by Robert Higney
Published in 1937, The Years was the last of Virginia Woolf’s novels to appear in print during her lifetime. Over the previous six years, Woolf had undertaken a massive project combining fiction and social critique that eventually produced both The Years and the polemical essays of Three Guineas. (While not the single volume tour de force that Woolf first envisioned, she would later write that the two works really constituted “one book.”) The Years consists of two long sections entitled “1880” and “Present Day” (approx. 80 and 120 pages, respectively) that bookend nine shorter sections, each headed only by a year: 1891, 1907, 1908, 1910, 1911, 1913, 1914, 1917, and 1918. Sections open and are occasionally interrupted by passages of what could be termed panoramic narration that describes seasons, weather, celestial bodies, and the day to day movements of people and things before the its scope tightens to inhabit the consciousness of particular characters. Each section covers a single day with the exception of the first, which includes events on at least three days.
The Years defies plot summary and includes nothing that could be termed a continuous storyline or a central protagonist. Nor is there much of the charged, poetic language that works in many of Woolf’s novels to evoke memory and the processes of perception–indeed, among the novel’s distinguishing features is its curious flatness of affect or tone. Woolf presents a large cast of characters whose ordinary activities and thoughts we follow on seemingly random days over a span of fifty-odd years. In “1880” we meet Colonel Abel Pargiter; his wife Rose, on her deathbed; their children, Eleanor, Morris, Milly, Edward, Delia, Martin, and Rose; and their longtime female servant Crosby. Later we are introduced to cousin Kitty; to Abel’s brother Digby and his family (wife Eugenie, daughters Sarah and Maggie); to Sarah and Eleanor’s friend Nicholas Pomjalovsky; and to Morris’s children, Peggy and North. While not all of these characters are equally present in the novel (Eleanor, for example, appears quite often; Milly hardly at all), the narrator moves frequently among them, and the sheer number of significant figures conveys a sense of the personal and historical scope Woolf aimed to capture.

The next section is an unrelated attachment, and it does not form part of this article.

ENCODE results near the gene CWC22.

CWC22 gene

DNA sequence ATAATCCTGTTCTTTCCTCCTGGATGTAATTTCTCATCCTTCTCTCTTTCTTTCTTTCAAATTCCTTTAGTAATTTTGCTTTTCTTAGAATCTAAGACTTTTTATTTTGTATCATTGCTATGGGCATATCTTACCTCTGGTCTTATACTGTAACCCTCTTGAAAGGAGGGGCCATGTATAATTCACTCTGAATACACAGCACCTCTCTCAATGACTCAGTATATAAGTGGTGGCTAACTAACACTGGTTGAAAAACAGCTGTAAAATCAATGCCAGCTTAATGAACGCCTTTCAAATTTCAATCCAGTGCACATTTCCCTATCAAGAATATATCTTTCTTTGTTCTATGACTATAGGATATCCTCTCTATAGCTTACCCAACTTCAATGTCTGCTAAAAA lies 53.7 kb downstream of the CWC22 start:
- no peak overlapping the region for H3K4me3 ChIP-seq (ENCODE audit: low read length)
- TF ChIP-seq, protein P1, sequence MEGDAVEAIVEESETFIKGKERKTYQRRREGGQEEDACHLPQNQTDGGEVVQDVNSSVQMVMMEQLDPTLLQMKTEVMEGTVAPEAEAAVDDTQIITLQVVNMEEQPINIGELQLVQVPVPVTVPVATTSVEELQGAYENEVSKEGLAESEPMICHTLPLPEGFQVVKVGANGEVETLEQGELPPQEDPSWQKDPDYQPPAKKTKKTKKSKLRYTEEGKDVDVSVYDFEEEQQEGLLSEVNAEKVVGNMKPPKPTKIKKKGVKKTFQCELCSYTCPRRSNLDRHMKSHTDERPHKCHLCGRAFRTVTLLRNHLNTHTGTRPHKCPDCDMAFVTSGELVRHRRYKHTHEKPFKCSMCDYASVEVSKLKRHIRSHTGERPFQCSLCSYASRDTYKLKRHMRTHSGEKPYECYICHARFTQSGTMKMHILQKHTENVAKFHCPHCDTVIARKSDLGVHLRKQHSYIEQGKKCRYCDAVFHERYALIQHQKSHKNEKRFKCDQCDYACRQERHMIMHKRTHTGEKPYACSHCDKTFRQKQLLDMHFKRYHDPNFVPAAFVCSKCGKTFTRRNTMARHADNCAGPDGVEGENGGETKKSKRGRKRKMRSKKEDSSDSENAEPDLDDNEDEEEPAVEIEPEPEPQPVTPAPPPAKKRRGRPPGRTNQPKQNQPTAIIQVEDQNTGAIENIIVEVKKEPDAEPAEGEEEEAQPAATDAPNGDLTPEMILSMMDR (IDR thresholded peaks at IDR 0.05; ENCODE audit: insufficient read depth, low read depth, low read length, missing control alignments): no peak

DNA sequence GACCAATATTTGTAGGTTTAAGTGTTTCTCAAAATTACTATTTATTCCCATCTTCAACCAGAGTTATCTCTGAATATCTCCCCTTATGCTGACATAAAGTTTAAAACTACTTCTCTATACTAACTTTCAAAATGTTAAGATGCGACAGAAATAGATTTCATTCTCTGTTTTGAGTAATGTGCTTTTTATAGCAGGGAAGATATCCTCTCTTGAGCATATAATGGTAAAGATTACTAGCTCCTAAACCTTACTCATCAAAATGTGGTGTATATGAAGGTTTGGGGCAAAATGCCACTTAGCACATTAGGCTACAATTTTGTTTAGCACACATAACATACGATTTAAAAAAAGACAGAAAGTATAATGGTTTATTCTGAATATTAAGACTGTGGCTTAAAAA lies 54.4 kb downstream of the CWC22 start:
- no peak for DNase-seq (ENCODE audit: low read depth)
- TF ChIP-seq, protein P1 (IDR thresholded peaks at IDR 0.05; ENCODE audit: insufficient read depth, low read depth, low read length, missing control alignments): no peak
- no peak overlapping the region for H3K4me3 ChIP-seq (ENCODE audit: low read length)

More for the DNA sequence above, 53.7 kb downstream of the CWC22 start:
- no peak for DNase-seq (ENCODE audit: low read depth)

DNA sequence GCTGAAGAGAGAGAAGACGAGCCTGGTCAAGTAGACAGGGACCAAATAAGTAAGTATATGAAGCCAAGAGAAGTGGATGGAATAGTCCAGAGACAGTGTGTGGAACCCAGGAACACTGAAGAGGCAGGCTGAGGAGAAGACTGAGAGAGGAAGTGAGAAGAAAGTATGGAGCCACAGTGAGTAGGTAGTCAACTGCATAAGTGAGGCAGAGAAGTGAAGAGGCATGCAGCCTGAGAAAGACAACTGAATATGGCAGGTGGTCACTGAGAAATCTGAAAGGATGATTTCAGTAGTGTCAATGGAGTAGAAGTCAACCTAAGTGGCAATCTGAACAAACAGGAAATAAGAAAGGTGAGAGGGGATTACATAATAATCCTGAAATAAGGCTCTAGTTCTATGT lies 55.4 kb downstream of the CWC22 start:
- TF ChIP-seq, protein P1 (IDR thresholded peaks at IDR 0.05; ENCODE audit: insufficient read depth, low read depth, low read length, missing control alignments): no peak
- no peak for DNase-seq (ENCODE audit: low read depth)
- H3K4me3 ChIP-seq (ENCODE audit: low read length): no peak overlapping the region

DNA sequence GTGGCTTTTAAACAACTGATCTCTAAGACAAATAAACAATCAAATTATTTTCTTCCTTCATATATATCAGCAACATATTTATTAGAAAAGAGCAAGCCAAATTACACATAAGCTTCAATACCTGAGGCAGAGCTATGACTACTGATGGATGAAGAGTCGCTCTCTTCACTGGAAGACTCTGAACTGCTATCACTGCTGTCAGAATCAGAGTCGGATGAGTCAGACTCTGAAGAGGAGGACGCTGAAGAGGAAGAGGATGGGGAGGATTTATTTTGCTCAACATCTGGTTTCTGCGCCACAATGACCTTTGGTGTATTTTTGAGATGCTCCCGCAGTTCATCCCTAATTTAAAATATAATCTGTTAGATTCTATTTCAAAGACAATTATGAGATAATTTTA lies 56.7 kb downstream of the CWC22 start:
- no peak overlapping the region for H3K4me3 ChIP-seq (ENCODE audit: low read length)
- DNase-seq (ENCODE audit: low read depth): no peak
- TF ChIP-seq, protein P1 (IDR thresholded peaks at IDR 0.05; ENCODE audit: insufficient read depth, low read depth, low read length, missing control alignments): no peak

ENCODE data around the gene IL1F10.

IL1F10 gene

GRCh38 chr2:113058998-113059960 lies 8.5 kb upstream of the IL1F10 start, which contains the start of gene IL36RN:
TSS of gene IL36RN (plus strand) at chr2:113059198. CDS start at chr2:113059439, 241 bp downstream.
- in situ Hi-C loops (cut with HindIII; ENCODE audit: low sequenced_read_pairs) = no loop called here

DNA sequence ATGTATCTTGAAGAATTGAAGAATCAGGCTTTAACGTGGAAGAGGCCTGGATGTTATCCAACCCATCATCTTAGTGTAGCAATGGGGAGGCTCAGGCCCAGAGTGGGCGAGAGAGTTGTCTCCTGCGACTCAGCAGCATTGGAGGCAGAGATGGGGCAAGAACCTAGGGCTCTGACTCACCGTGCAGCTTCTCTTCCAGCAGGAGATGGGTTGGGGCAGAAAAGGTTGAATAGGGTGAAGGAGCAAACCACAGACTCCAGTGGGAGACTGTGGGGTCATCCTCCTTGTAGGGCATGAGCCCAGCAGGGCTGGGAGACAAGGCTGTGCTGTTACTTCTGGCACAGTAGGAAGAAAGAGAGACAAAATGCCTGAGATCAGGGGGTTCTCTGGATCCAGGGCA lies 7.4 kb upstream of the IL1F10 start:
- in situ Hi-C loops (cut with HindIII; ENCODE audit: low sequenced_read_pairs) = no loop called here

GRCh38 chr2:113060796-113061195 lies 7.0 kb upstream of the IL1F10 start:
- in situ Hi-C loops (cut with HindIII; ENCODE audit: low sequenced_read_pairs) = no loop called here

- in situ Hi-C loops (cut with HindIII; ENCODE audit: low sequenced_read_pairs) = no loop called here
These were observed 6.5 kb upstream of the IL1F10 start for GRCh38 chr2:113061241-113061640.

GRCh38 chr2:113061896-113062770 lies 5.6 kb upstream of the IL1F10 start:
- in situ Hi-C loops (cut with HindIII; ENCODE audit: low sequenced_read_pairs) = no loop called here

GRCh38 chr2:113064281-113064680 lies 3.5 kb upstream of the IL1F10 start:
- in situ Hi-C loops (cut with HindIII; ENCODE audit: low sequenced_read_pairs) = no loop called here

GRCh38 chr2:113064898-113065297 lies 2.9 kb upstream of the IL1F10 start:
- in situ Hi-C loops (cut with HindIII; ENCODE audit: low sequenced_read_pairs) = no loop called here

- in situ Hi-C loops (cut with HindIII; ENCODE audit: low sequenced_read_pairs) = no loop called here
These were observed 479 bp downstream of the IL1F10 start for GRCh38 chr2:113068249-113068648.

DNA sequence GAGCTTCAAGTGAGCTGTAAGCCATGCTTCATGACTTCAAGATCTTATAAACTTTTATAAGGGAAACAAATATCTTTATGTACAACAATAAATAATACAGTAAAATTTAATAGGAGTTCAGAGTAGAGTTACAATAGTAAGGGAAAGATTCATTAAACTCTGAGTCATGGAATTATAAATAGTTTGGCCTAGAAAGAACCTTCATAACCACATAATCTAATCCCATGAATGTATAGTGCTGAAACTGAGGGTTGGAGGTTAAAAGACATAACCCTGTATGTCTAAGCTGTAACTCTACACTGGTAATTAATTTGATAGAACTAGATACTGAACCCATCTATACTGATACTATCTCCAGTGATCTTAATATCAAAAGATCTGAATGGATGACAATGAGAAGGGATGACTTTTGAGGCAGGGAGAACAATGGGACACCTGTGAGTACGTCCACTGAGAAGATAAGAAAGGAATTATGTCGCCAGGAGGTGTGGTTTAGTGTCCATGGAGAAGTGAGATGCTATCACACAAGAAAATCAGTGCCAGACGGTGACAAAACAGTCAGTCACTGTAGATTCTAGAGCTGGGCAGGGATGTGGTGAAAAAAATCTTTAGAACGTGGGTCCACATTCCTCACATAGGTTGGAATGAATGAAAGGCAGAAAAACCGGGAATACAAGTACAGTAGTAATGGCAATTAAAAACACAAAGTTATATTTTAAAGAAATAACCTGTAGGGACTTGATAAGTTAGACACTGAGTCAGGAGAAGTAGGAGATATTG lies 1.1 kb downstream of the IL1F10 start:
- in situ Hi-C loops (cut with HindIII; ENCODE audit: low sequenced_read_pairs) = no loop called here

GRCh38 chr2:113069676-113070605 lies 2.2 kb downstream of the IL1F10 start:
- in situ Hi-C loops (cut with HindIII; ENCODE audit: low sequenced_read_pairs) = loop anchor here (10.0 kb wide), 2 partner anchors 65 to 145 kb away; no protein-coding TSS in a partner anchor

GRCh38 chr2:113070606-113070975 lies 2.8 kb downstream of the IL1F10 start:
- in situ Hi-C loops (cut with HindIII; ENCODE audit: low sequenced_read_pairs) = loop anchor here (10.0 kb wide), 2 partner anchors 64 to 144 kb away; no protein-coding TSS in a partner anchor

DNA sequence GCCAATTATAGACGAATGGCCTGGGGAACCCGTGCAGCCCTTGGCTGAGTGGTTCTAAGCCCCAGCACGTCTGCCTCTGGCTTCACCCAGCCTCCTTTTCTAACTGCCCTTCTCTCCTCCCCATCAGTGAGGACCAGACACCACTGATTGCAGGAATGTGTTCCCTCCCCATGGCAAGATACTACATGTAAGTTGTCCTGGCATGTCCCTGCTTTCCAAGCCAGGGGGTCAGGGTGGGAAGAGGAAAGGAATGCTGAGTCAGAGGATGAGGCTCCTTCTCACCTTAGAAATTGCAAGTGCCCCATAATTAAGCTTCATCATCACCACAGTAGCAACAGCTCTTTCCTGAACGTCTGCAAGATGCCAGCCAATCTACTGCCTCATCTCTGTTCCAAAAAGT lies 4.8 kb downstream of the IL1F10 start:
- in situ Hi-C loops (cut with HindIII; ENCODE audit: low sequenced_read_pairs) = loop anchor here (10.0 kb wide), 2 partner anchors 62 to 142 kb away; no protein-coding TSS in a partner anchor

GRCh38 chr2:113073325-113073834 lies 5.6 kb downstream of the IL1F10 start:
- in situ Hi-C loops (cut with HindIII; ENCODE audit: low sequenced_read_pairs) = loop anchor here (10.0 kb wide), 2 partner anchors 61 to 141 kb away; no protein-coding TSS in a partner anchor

The Years has long suffered from critical indifference despite its early popularity: though it was Woolf’s best-selling novel during her lifetime and went on to be published, somewhat oddly, in an American Armed Forces edition, today it squares off with Night and Day for the title of Woolf’s least-read (certainly least-commented upon) novel. The lack of critical attention to the finished version of The Years is perhaps understandable when one considers the exhilaration with which Woolf first conceived the project:
I have this moment, while having my bath, conceived an entire new book–a sequel to a Room of Ones Own–about the sexual life of women: to be called Professions for Women perhaps–Lord how exciting!
In this spirit Woolf began work in October of 1932 on The Pargiters, which was to be a “novel-essay” combining sections of historical fiction interspersed with critical commentary and explication. She abandoned this unusual though relatively straightforward form in February 1933 with a plan to incorporate the sections of commentary directly into the text of a far more ambitious book: